Dozens of lawmakers urge Biden to clear red tape for Ukrainian refugees

White House press secretary Jen Psaki says officials are working on an ‘expedited process’ to admit war refugees

Maria Sacchetti
Thursday 07 April 2022 17:03 BST
Pope kisses Ukrainian flag from Bucha as he welcomes refugees to Vatican

After the White House warned that the war in Ukraine is heading into a protracted new phase, a bipartisan group of lawmakers urged President Joe Biden on Wednesday to untangle red tape that is delaying the arrival of refugees, saying their “life and future” may depend on it.

Sixty-five members of Congress, mostly Democrats and a handful of Republicans, asked the president to extend temporary protected status to thousands of Ukrainians who sought refuge at the nation’s ports and borders in recent weeks, expedite immigration processing so that U.S. citizens and green-card holders can bypass the slow-moving refugee program and sponsor their relatives themselves, and waive costly application fees for people who fled, “often with little more than the clothes on their back.”

“In facing this humanitarian crisis and the devastating effects of this war, we must use every tool in our toolkit to ensure our country responds by efficiently processing eligible immigration and refugee applications, knowing that each one represents someone fleeing devastation, whose life and future may depend on how rapidly paperwork is processed,” the letter said.

Among the signers are Reps. Lloyd Doggett, D-Texas, Zoe Lofgren, D-Calif., Brian Fitzpatrick, R-Pa., Andy Harris, R-Md., Mary Kaptur, D-Ohio, and Mike Quigley, D-Ill.

More than 4 million Ukrainians have fled their country, nearly a 10th of the population, mostly to neighbouring countries such as Poland, Romania and Moldova. The Biden administration said last month that it would take in 100,000 refugees through a variety of legal pathways including the U.S. refugee program and “humanitarian parole,” which allows people to quickly enter the country but does not provide permanent protection.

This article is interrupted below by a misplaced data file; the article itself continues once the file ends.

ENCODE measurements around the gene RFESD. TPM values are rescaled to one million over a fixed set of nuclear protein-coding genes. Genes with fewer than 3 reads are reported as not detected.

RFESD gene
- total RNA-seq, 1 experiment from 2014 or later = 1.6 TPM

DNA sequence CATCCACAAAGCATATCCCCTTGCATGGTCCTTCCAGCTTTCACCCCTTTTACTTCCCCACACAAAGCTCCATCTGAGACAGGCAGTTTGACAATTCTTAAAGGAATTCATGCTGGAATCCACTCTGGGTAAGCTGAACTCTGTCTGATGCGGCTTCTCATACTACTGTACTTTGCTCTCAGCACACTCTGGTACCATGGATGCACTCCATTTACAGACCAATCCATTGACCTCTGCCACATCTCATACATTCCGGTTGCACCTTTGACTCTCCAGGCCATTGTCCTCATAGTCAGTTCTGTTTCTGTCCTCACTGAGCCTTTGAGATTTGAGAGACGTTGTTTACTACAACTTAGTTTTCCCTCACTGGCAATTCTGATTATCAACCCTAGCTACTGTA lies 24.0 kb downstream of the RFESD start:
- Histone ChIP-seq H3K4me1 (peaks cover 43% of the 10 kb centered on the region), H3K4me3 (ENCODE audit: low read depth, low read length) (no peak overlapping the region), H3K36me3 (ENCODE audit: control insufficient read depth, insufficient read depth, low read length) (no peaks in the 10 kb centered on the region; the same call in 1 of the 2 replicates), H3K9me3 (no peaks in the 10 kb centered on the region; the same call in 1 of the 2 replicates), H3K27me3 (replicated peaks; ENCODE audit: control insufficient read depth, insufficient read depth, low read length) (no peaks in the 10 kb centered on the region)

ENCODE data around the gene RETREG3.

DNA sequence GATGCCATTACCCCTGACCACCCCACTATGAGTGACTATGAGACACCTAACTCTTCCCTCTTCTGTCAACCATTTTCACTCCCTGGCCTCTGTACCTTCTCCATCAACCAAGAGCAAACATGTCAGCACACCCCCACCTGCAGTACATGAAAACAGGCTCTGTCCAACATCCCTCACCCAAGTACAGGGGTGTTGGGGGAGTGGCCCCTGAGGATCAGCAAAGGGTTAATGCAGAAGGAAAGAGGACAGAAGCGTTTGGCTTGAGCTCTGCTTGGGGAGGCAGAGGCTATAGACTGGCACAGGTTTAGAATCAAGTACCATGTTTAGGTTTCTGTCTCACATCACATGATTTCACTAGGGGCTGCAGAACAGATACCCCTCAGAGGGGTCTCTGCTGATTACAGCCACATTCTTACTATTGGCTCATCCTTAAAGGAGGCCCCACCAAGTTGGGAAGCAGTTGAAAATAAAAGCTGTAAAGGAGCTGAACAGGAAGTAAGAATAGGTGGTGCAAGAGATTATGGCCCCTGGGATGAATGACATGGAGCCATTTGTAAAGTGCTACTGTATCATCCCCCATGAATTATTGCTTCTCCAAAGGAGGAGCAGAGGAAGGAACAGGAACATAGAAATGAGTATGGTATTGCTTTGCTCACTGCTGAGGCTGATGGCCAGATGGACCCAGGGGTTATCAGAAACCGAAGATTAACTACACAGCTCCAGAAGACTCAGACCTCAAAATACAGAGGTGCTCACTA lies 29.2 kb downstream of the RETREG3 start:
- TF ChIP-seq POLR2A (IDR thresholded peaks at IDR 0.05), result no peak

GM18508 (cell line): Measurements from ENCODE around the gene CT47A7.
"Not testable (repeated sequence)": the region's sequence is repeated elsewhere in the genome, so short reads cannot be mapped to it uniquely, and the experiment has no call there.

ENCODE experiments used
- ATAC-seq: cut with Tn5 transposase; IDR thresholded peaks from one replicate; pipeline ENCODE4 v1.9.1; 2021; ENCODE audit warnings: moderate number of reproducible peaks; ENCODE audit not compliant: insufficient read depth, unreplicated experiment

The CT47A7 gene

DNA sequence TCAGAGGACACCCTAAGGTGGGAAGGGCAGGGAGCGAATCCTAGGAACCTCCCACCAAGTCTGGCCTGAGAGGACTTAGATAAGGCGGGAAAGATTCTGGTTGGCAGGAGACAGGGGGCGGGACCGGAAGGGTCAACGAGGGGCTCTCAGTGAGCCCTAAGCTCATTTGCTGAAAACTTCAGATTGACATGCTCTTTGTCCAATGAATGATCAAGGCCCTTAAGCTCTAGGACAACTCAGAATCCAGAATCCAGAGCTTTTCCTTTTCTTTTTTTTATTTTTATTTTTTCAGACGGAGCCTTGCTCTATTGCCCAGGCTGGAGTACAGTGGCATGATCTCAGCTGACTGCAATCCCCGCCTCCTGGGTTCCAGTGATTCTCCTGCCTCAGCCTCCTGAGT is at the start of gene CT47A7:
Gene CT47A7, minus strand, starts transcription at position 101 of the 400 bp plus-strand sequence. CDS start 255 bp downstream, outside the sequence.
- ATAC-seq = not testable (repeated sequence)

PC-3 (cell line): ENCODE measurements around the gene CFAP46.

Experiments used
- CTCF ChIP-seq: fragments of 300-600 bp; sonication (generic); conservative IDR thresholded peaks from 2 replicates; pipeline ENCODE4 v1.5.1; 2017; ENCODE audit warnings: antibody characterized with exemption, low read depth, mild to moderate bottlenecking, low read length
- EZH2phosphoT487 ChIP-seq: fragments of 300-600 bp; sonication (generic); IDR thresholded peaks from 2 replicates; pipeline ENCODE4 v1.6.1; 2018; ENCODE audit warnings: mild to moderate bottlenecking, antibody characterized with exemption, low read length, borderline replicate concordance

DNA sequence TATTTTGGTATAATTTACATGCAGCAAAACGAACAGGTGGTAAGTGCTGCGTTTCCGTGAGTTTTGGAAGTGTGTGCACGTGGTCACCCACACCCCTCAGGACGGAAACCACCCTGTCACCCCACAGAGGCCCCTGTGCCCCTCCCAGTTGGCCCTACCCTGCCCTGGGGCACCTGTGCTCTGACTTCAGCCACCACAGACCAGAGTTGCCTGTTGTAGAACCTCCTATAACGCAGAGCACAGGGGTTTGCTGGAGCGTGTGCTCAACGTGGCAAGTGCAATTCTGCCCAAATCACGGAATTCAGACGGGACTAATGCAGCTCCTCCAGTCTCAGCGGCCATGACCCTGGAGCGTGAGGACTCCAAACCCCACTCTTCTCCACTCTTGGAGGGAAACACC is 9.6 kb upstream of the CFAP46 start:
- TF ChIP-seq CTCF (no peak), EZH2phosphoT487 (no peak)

The refugee program offers permanent residency, resettlement aid and other benefits, but the process can take months or years because of required background checks and administrative backlogs. Desperate Ukrainians are increasingly catching flights to Mexico and travelling to the border to plead to be admitted temporarily.

White House press secretary Jen Psaki said Tuesday that officials are working on an “expedited process” to admit war refugees, calling it “a different process that we’ll have more details on soon.”

But lawmakers said in the letter that the U.S. government can take administrative steps now to protect refugees.

For instance, while lawmakers praised the Biden administration for announcing that it would grant Ukrainians “temporary protected status,” allowing them to live, work and study here for 18 months, they pointed out that only those who were physically present in the United States by March 1 are eligible to apply for it.

Lawmakers said the government should instead tie the eligibility date to the announcement’s forthcoming publication in the Federal Register, which would cover the estimated thousands who arrived over the past month.

Homeland Security Secretary Alejandro Mayorkas, who granted Ukrainians the protection after the Russian invasion began, told CBS Evening News on Wednesday that nearly 3,000 refugees from Ukraine crossed the Mexican border into the United States last week alone.

Besides extending eligibility for TPS, the lawmakers said the White House could also beef up staffing and resources at U.S. embassies so that American citizens and green-card holders can apply to bring their immediate relatives here.

They said the U.S. government could waive thousands of dollars in immigration application fees, increase the number of embassy workers to process applications, and expand the list of physicians overseas authorized to complete the medical checks required before immigrants can travel to the United States.

Doggett, who led the effort, said in a statement that the appeal “is about easing their burdens through reasonable actions that the Administration should undertake promptly.”

“Too many Ukrainians – still shocked by their losses and with minimal resources – are entangled in bureaucratic delays that impair their ability to be united with loved ones in America,” he said. “This would prevent some from being stranded for weeks in a foreign land and allow others already here to work and go to school. And this action would give more meaning to President Biden’s commitment to admit 100000 Ukrainians seeking refuge.”

The Washington Post

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